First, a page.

Copernicus now monitoring borders from the skies

17 Feb 20161 Share

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The ESA’s Sentinel-3 is now in orbit, with Sentinel-3B planned for next year. Image via ESA/Pierre Carril

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The third of six ESA satellites has been sent into orbit, arming the Copernicus programme with the ability to monitor population movement, as well as produce far more accurate meteorological readings.

The ESA says Sentinel-3 is “arguably the most comprehensive” addition to the Copernicus programme to date, offering the remarkable capability of scanning the planet in around 24 hours.

That means we can see events in near-real time, but the key point noted by ESA is the ability to monitor migrant flows. It took off yesterday and is now going through checks from the ground.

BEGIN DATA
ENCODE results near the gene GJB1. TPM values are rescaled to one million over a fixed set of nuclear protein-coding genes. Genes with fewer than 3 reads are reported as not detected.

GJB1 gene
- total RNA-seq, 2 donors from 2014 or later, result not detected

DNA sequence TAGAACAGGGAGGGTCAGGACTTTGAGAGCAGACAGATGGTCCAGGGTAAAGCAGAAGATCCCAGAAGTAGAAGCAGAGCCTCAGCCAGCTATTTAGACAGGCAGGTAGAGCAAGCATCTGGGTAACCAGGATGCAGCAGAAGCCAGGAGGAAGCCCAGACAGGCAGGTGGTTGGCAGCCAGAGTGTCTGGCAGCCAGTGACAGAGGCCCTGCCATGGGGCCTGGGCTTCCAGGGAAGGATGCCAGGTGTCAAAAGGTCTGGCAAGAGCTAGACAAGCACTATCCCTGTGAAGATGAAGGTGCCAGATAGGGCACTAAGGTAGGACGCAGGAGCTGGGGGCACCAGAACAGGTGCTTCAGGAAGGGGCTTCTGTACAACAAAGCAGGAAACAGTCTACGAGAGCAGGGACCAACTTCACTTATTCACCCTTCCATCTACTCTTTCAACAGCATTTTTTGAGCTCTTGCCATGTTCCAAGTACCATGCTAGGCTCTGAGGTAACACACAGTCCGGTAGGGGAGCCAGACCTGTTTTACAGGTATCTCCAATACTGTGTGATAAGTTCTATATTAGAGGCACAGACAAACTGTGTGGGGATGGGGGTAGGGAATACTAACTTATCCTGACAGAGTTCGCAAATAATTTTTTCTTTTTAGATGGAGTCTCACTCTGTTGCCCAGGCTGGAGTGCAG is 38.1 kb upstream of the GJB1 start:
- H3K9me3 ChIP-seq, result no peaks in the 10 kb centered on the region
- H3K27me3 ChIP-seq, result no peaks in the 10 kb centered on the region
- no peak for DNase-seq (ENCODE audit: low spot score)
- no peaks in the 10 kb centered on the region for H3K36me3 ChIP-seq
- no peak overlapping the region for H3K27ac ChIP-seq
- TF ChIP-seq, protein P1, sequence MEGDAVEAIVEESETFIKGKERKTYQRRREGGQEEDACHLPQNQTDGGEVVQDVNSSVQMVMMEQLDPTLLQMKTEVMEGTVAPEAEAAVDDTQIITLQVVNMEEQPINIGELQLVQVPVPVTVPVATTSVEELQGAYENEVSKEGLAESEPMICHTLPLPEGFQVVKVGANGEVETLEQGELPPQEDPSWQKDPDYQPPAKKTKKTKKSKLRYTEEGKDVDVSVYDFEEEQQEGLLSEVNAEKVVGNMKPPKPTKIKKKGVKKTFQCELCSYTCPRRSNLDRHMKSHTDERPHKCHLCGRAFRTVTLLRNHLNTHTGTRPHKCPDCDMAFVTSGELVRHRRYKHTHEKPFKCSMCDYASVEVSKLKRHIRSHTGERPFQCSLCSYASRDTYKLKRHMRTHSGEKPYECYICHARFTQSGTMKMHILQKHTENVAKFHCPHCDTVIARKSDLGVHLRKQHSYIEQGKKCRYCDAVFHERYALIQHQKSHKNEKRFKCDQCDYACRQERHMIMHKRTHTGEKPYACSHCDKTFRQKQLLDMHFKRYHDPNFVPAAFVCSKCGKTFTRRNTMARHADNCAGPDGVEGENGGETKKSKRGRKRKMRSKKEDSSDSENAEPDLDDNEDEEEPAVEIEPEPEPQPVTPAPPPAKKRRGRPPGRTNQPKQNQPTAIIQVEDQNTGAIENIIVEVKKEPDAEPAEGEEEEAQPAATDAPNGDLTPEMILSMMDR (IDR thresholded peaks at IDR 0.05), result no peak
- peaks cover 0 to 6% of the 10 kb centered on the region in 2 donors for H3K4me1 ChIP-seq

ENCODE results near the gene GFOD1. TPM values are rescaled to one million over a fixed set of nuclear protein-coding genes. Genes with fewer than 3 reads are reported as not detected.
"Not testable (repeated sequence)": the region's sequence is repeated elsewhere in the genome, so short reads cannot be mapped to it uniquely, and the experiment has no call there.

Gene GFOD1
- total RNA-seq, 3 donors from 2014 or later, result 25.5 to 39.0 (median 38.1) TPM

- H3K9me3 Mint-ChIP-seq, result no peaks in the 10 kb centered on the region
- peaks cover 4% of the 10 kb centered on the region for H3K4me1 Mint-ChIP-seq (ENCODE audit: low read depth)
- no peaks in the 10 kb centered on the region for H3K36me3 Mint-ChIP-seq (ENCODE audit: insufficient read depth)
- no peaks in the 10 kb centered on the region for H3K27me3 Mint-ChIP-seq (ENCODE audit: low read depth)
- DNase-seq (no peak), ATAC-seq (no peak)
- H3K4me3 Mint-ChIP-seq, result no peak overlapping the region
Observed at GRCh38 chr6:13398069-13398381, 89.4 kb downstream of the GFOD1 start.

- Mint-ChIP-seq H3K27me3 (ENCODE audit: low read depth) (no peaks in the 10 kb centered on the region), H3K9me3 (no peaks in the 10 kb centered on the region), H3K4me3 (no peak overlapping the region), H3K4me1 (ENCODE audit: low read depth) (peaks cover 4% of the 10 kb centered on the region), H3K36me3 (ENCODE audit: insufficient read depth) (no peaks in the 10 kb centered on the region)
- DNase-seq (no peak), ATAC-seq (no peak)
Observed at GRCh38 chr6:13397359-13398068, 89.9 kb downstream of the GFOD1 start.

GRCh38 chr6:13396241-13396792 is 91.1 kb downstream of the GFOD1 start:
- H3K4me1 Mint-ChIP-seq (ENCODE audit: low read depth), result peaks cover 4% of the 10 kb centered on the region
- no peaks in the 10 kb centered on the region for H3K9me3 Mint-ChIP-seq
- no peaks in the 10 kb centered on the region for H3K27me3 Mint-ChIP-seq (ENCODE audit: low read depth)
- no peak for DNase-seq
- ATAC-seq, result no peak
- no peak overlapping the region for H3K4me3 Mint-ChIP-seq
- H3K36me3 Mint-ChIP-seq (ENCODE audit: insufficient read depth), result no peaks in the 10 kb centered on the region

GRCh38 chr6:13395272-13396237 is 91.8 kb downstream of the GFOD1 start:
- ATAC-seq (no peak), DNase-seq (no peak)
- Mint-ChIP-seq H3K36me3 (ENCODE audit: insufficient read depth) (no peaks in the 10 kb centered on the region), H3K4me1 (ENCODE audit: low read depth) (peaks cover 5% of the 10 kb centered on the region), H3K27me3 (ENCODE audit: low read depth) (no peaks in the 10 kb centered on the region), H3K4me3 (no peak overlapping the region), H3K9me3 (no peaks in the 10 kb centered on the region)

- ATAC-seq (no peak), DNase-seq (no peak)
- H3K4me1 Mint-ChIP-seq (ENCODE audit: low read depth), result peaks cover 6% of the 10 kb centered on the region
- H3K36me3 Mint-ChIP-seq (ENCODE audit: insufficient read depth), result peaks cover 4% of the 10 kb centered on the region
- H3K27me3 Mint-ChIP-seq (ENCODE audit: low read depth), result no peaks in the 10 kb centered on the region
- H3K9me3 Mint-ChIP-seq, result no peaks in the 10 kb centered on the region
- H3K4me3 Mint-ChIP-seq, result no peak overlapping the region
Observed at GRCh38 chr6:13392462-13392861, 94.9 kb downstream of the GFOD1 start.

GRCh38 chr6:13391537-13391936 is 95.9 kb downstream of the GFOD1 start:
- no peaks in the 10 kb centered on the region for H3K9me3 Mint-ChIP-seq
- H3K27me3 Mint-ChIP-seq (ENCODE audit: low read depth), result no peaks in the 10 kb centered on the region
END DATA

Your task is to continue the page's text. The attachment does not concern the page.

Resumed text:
By measuring sea temperatures, it also will boost short-term weather forecasts and help track the impact of climate change, which is expected to trigger mass migration in coming decades.

Three more satellites are planned to launch before Copernicus is complete, with more monitoring of the health of the planet always welcome.

Now the programme can measure the temperature, colour and height of the sea surface as well as the thickness of sea ice – ignoring global warming studies for a moment, this opens the door for better handles on marine pollution and biological productivity.

Over land, it can monitor wildfires, watch land management and even check on vegetation and river health.

“With the successful launch of Sentinel-3 we are now looking forward to how our teams of experts will steer this mission into its operational life – like they have done the first two satellites of the series,” said ESA’s director-general Jan Woerner.

“This is another demonstration of the broad range of competence we have at ESA, from the early design phase until the operational mission in orbit.”

It has proved a busy week for space enthusiasts, with the launch in Japan of JAXA’s powerful X-ray telescope into orbit.

Gordon Hunt is senior communications and context executive at NDRC. He previously worked as a journalist with Silicon Republic.

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